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Wednesday, April 25, 2007

Florida's Current Economic Woes

The most recent statistics are out, and Florida is far behind the nation's housing decline. Property sales are down, values have plummeted, and new business is declining. Another local guy with a very pretty blog called Sticks of Fire has declared that this isn't anything to be concerned about, and I'm sure he means well. But it is PRECISELY this type of rah-rah attitude that has placed us where we are today.

Floridians (particularly their leaders) are always too quick to say "let another administration handle it". Well, Bill Clinton's administration said that and we ended up with 9/11. Passing the buck or playing ostrich does not benefit Floridians. It allows the problem to accelerate like an out-of-control race car: Eventually everything will come to a screeching halt.

So, although I hate to rain on his parade, I must disagree with my fellow blogger.

Yes, Florida may still be a great place for business (even though new entries are in decline). However, it’s increasingly becoming a rotten place to live. Taxes are up, water shortages are common, land is at a premium, and the economy’s not the best.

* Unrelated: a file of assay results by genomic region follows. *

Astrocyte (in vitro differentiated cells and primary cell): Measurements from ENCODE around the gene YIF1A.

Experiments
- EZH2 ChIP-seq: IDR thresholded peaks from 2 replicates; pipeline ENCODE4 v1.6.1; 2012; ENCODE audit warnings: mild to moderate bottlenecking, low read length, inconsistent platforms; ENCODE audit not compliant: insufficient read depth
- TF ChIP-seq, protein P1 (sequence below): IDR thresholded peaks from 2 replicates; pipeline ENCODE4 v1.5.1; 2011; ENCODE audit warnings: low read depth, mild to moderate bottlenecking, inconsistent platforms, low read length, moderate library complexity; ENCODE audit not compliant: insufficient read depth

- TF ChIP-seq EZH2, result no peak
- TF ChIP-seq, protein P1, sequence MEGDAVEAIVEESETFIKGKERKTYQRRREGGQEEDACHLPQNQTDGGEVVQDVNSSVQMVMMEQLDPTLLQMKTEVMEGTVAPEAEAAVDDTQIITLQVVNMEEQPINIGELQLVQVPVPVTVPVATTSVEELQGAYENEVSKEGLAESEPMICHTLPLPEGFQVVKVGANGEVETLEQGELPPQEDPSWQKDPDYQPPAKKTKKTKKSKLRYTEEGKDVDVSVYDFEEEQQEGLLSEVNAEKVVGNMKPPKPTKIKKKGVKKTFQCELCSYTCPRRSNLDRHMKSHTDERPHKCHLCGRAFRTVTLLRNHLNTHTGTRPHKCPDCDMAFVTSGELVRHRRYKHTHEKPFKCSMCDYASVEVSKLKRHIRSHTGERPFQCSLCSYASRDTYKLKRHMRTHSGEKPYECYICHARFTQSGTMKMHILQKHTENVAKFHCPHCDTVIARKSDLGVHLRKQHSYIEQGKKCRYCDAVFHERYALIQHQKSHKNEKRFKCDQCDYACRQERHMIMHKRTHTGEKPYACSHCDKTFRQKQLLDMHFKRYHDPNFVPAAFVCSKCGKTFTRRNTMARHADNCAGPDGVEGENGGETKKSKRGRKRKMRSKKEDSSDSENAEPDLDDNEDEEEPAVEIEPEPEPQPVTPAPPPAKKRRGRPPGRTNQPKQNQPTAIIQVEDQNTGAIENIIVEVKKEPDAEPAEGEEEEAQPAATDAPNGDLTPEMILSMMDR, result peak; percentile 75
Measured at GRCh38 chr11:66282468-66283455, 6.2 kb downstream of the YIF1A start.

So many people wanted a taste of our Paradise that they’ve bitten off too much and left us with too little. For instance, we now even pay to visit our own beaches, and pay a premium, at that. Natives are being forced to move away because taxes and insurance have been driven up by the carpetbaggers. Water is a scarcity and all politicians are seriously discussing the merits of desalinization plants versus the reverse osmosis process in a land where water was once plentiful and the city of Clearwater was named for it's clear water, which is no more.

Florida is a “Right to Work” state, which means that we are used, abused, drained by employers and easily discarded. I am happy that I own my own business, and I never exploited my employees, but there are so many businesses that do.